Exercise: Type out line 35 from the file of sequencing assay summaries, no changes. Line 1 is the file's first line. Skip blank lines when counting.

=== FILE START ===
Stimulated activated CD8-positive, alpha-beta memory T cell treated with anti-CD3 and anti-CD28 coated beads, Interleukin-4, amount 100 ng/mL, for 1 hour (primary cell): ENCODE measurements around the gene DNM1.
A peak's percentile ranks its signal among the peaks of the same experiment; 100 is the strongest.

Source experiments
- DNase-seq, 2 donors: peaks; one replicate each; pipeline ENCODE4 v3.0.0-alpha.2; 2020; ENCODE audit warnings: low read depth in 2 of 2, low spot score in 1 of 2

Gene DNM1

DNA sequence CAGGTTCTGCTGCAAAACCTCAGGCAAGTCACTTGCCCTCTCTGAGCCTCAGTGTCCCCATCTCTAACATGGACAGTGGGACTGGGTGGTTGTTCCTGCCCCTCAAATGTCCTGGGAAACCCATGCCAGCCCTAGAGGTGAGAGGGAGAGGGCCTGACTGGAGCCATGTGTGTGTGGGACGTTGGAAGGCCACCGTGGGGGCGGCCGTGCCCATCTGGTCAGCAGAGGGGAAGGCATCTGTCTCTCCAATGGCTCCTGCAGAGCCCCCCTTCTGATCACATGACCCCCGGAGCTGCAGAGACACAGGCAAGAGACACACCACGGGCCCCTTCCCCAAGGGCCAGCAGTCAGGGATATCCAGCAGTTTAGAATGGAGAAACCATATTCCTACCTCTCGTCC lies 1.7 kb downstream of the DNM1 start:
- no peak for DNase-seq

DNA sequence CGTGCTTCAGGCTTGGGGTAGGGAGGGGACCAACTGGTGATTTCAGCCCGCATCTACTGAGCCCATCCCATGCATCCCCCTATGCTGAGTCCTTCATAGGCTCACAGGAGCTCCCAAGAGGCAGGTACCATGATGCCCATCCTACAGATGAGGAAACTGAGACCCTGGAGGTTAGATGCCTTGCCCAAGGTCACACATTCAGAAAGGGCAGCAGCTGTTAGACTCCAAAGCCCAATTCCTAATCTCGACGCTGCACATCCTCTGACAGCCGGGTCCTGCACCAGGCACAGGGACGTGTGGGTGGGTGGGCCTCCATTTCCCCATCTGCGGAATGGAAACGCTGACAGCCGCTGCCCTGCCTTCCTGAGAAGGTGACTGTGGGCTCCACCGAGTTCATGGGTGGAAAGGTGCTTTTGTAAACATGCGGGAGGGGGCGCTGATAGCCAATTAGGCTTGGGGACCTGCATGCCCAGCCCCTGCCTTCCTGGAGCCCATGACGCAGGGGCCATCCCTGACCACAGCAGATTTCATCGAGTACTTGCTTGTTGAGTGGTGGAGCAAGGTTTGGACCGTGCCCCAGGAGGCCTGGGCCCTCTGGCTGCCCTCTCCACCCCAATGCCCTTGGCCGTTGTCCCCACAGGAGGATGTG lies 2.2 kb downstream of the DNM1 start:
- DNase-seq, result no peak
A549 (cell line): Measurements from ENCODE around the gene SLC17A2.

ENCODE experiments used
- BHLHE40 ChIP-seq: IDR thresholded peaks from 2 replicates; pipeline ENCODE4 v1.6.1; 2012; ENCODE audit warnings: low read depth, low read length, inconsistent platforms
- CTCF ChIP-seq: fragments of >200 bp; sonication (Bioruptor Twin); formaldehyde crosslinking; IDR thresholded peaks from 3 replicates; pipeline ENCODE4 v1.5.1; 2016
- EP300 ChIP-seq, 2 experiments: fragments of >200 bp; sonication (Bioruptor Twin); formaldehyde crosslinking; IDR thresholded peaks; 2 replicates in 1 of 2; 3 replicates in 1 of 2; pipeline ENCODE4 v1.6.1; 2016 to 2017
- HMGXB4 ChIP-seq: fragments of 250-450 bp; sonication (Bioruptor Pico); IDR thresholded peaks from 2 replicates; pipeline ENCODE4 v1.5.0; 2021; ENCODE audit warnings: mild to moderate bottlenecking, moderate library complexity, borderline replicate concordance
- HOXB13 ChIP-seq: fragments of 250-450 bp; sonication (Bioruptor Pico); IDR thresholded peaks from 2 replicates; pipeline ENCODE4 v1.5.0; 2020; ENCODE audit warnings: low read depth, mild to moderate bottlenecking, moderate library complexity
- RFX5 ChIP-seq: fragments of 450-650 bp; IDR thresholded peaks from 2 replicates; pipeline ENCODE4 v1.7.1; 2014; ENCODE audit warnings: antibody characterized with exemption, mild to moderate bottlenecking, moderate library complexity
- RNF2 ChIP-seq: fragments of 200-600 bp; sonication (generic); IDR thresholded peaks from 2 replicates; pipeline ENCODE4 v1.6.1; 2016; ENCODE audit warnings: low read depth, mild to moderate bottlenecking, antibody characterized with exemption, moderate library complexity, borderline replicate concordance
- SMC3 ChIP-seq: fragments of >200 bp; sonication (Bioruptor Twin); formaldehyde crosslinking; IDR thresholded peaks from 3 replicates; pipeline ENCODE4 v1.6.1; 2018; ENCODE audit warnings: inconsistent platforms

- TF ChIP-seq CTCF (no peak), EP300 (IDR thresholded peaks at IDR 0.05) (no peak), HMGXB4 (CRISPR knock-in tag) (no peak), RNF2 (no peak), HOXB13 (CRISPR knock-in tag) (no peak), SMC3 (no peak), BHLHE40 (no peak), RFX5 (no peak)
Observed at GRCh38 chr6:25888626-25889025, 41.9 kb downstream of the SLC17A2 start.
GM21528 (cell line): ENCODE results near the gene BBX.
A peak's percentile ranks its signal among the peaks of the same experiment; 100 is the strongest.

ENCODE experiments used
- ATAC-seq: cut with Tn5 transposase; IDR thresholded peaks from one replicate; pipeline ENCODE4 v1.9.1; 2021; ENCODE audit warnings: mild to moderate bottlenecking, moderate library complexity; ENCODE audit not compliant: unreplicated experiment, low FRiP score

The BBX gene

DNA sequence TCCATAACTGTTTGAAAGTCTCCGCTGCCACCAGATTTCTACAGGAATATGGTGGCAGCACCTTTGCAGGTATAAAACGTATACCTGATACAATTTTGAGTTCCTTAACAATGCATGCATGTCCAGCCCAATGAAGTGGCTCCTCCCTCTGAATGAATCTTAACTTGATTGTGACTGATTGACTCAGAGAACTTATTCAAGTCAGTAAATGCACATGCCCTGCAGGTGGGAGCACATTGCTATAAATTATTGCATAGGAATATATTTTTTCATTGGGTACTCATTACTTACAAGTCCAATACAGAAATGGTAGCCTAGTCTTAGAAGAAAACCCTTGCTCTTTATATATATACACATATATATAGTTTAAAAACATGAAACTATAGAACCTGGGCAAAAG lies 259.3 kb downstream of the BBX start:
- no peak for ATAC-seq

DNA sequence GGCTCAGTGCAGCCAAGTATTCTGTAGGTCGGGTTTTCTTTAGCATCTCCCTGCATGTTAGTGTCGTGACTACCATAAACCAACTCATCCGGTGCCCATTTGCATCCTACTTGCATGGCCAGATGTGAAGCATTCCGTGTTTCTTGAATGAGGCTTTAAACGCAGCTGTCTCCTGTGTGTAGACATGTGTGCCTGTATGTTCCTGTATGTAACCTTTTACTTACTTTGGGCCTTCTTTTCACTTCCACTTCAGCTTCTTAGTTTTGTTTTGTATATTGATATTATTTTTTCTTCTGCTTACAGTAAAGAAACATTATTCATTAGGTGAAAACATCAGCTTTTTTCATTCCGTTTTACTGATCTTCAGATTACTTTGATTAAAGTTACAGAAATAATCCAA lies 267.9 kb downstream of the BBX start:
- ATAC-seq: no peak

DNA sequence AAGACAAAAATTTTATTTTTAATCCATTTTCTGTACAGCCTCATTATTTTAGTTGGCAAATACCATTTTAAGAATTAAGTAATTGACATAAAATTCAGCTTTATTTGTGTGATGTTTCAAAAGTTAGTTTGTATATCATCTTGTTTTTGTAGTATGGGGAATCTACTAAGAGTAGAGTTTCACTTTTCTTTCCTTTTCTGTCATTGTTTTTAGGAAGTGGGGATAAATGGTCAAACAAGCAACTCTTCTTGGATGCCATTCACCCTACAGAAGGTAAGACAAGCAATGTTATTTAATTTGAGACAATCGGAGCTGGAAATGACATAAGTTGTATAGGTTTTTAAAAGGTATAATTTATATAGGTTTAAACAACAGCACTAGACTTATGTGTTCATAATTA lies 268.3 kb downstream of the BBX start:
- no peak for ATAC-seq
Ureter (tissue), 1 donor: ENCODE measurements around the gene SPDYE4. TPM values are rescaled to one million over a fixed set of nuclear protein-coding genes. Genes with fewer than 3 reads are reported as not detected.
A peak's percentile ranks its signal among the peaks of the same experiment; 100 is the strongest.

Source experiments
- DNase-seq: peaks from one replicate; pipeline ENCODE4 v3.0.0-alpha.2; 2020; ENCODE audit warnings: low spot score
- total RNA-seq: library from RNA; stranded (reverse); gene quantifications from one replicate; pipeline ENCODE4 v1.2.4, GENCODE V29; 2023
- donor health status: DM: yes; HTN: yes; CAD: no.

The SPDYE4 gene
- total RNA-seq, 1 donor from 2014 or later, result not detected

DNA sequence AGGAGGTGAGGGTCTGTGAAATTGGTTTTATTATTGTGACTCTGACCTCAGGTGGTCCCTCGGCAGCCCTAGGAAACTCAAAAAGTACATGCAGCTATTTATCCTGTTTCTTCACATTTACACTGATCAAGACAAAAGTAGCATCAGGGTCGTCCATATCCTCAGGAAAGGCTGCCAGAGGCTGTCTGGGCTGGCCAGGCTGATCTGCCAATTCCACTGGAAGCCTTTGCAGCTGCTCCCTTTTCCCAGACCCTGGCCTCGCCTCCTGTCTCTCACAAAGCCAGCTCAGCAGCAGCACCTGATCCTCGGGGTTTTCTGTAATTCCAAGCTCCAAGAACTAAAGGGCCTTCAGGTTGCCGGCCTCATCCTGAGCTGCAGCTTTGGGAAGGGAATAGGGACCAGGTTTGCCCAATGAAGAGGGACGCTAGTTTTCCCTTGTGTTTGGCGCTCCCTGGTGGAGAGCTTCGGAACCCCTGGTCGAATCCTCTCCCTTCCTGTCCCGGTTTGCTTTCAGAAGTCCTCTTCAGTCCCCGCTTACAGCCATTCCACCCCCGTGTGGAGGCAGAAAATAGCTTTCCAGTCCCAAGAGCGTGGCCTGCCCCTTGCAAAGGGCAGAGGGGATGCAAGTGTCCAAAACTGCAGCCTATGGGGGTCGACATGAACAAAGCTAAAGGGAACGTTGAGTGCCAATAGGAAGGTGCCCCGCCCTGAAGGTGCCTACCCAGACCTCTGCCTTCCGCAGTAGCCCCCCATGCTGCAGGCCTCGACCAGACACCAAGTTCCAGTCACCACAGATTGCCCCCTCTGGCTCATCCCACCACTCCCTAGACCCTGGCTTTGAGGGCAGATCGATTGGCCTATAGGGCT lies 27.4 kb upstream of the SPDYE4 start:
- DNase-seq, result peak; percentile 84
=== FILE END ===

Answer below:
Source experiments